We understand the “IT Factor” when we see it; that certain something that appeals to most, if not all. The enticing vibe, the charisma that radiates, the undeniable mystique that captivates everyone with no explanation. The sumptuous nature that is on the tip of our tongue, but we can’t quite describe. You know what I mean. It!
When it comes to selling and buying our homes, we want our home to exude that “It Factor” when it hits the market. The MLS is the fashion runway for homes. Your home is now launched globally for all to see. Men and women feverishly clicking through the photos and descriptions, pinning it to Pinterest, Facebook, Twitter, Blogger, WordPress and only the social media gods know what other realms will capture your homes image and bio. When your home hits that page…, will it strut its stuff and cause quaking silence, gasps and 3 a.m. texts to your Realtor, because they have to see it Now! Or will it stumble and fall and become runway road kill?
Are you ready for your close up? Does your largest investment scream Home? Is it current? Is there that secret trait that will mesmerize and enchant people when they walk through the door? Does your home have that certain something that everyone will want to buy? Does it have that confident allure that will tantalize a certain few, and create a commotion, or, is it like the little black dress, and arouses everyone as the new must have? Is it a juxtaposition…, the address of style! The modern edge versus traditional sensibility! Chandelier meets barn board walls. You get the idea. It’s like that car you must have, and hate your neighbor Richard for already possessing. Or that suit that makes you look fabulous no matter how hung over you are the next morning.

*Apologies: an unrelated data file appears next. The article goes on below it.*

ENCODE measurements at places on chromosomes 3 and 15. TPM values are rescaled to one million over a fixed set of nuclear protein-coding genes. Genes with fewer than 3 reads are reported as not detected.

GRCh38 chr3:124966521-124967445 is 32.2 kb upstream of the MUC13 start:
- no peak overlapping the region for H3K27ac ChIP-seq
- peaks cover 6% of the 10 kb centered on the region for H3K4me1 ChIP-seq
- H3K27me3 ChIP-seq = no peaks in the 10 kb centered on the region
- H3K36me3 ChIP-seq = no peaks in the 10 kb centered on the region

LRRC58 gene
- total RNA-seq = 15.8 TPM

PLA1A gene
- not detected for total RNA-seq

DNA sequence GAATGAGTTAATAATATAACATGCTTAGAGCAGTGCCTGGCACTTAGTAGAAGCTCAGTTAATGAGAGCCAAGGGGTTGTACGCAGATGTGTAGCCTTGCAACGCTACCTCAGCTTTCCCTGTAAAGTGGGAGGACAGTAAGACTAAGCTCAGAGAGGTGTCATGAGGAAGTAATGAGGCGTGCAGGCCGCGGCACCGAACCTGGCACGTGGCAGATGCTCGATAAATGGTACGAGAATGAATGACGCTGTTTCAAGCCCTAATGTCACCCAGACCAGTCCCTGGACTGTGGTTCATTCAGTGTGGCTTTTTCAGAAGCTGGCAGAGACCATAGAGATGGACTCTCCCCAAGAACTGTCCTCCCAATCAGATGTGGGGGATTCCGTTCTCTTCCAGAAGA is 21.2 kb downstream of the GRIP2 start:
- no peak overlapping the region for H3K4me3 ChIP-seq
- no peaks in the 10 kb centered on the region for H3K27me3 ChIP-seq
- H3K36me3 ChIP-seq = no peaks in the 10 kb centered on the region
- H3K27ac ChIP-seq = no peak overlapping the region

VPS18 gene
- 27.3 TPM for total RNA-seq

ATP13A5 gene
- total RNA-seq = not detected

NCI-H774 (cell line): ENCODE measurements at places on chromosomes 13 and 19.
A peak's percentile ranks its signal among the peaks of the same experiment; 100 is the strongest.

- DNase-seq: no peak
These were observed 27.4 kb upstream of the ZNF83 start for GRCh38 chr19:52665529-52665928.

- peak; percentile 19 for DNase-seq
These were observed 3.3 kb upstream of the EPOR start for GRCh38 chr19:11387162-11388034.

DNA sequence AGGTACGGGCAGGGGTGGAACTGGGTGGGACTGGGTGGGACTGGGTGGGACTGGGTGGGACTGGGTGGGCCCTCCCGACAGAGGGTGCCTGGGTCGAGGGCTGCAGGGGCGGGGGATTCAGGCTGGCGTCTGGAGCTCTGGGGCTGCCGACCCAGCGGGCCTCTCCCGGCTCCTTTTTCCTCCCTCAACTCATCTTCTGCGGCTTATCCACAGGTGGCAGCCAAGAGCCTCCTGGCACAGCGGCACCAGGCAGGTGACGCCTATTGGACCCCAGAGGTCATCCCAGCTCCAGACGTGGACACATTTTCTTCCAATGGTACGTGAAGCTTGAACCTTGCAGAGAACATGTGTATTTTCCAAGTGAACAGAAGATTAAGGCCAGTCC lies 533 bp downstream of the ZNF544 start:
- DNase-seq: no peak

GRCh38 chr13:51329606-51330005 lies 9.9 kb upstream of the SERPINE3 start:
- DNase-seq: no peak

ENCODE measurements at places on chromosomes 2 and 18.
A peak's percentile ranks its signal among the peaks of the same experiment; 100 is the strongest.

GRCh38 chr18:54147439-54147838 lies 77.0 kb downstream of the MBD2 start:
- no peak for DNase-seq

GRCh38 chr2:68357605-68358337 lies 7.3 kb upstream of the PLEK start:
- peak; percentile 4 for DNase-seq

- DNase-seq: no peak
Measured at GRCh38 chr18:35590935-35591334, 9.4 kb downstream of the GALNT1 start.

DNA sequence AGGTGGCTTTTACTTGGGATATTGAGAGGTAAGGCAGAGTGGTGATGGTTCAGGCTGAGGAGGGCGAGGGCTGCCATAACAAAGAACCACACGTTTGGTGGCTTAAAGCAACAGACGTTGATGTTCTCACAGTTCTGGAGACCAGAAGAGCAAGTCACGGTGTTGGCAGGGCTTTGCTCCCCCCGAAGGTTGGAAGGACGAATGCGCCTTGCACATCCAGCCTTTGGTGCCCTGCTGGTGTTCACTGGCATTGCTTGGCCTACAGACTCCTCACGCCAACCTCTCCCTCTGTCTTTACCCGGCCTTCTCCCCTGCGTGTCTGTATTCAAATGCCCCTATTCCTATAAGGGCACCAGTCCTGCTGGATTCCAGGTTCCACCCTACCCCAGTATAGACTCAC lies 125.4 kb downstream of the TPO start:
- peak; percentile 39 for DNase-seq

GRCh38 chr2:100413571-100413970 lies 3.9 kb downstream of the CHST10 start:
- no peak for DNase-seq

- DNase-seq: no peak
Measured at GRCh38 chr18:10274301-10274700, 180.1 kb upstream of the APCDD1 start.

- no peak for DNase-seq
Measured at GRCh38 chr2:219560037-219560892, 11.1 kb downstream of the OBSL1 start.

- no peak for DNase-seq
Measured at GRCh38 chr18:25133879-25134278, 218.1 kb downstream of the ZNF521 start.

What is IT? Think quality. That polished look that is pulled together and easy on the eyes. That does not mean it has to be perfect. But you can’t go and put a frame around a hole in the roof and call it an avant-garde skylight! Nor will the water gushing into your basement pass as your reinterpretation of Frank Lloyd Wright’s Fallingwater house! Wright’s was an architectural achievement, not a, we sprung a leak, lets pass it off as an indoor brook that is “quaint and charming.” Not going to work. And the buyer’s mortgage rep has learned the hard way not to overlook such scathing lending faux-pas.
Frankly, not all homes have It. And believe me, you don’t want to be the home that is described as “Barbie’s Malibu dream house meets Lady Gaga during a panic attack. Bad, bad, bad! But, that does not mean you can’t make the most of what your home does have. Like concealer, mascara, and the right shade of lipstick, a can of paint, attention to detail (moldings, shutters, de-clutter) and a well maintained abode can fetch you close to what you are asking for, if you are priced right.